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When I tell people I’m deaf many tell me they can’t hear out of one ear. In other words they have single sided deafness, but interestingly most have never sought treatment.
Many people live with just one ear working and don’t even think much about it. But others find they are disadvantaged by only having half their hearing. The two biggest disadvantages are finding the direction of sound and the difficulty it causes in noisy situations. With two ears our brains cross reference and tune out background noise, but with just one ear background noise intrudes.
Those of us who have gone deaf in later life often found that one ear deteriorated at a different pace than the other. I was 28 when I lost hearing in my left ear. At that time not only did I have single sided deafness but it was also discovered my right ear was working at only about 50%.
For a time a hearing aid in my right ear helped me boost the sound I received – but I was still living with single-sided deafness. My hearing aid dispenser tried to combat this with a cross aid. This meant I wore two devices, one on each ear with a cord running from my left side to my right hearing aid. The intention was to give me the advantage of two microphones and help boost the sound in my good ear as well as combat the issue of sound direction.
Even with just one ear working I lived well. Of course I did miss things because my hearing just couldn’t pick up sound at a distance. But I still talked on the phone and, provided I placed myself in the right position, I could participate in meetings and social functions.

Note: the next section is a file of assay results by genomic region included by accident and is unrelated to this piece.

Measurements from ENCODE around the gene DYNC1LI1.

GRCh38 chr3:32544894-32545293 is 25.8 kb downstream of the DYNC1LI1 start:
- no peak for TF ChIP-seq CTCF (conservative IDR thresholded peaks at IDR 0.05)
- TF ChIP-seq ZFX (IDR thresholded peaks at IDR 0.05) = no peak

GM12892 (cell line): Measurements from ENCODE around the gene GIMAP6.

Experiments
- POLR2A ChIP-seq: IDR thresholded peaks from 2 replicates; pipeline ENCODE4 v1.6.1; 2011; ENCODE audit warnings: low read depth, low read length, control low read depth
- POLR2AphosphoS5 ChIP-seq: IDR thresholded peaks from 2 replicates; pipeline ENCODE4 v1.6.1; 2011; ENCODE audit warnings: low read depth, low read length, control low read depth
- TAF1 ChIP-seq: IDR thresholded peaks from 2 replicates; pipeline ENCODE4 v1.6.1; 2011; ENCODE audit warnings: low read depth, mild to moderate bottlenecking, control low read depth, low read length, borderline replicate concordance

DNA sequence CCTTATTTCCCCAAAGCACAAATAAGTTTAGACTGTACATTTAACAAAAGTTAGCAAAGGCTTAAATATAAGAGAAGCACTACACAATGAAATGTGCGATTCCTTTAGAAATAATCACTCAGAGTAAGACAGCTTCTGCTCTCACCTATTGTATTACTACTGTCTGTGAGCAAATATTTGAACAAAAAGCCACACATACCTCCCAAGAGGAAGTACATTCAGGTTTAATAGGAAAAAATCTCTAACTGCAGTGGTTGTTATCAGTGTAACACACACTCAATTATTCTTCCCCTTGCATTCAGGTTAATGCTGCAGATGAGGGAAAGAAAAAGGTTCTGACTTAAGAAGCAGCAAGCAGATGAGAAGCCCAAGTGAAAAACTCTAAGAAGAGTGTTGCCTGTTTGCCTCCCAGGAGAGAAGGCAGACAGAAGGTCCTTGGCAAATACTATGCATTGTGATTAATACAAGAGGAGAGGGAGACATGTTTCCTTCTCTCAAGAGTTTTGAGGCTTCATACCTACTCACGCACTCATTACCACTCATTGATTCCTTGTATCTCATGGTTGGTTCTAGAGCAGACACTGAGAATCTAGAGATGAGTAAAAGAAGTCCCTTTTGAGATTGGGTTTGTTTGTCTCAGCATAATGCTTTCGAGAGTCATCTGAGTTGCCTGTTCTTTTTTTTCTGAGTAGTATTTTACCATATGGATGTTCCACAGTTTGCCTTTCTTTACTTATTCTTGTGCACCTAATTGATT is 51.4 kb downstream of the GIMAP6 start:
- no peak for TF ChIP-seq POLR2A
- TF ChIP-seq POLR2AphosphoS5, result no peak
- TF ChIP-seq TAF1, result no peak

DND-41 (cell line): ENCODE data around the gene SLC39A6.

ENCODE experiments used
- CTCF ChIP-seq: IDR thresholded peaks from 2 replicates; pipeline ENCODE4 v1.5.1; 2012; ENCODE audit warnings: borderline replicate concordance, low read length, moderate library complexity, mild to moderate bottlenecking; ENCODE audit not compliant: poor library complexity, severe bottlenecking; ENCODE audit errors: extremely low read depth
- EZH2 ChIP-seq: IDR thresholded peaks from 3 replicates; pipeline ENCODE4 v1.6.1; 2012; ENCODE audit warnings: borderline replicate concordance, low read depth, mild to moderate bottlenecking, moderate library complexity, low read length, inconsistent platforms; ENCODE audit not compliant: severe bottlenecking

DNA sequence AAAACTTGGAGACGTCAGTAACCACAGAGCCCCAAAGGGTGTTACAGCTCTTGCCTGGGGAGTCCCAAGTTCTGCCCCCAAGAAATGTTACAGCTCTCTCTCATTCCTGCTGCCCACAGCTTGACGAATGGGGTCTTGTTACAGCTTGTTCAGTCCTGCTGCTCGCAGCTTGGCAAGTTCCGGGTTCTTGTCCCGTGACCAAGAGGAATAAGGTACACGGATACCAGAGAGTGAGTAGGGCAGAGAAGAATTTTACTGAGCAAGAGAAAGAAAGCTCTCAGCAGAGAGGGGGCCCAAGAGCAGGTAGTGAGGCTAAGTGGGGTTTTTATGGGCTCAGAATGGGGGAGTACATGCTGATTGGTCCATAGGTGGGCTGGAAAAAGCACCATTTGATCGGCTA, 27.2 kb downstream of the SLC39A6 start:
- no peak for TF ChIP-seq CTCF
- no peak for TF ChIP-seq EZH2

As my hearing deteriorated I simply couldn’t pick up enough sound to make having a cross aid worth the effort. I missed more and more as I couldn’t always position myself to take advantage of what little hearing I had left. I would swap sides whenever I walked with people but withdrew from social groups. Eventually I became totally deaf and no longer had even single-sided hearing.
Then I had a Cochlear Implant in my left ear. Once again I was back to single sided hearing – and oh what a joy – but this time I was hearing on the opposite side to what I had for 20 years. I was so used to only hearing through my right ear that single-sided hearing on my left side felt alien. I had become used to judging distance and direction from my right side, but even so I was never conscious of sound coming from one side only. I had slowly adapted to one-sided hearing regardless of which side worked!
When I had my second Cochlear Implant, becoming bi-lateral for the first time in 40 years was quite interesting. I no longer had to favour one side over the other, even though through habit I find I still try to position myself on someone’s left side. It’s quite a surprise when, if I can’t choose a position, I find can still hear.
The other day my husband and I were on a bridge high above the Murray River. The wind was blowing hard and my second implanted ear was hurting. I removed my processor and popped it into my pocket for safe keeping. Temporarily, I once again had single sided hearing. My husband was standing on the opposite side to the processor I was still wearing and when he spoke I was acutely conscious of him being on my right side but distinctly hearing him in my left ear. This is something I had never experienced before and is obviously something I heard because my brain has adapted to bi-lateral hearing. When I became, for this short time, single sided hearing again, I was able to distinguish direction and recognise a distinct difference as to where the sound was coming from.
We have so many built in redundancies in our bodies that we can get by even if we only have one of something – one eye, one ear, one kidney. I found it extremely interesting, when I removed one of my processors, that I could recognise the sound was on my right but clearly heard it in my left ear. It was something I never experienced when I truly had single-sided deafness.
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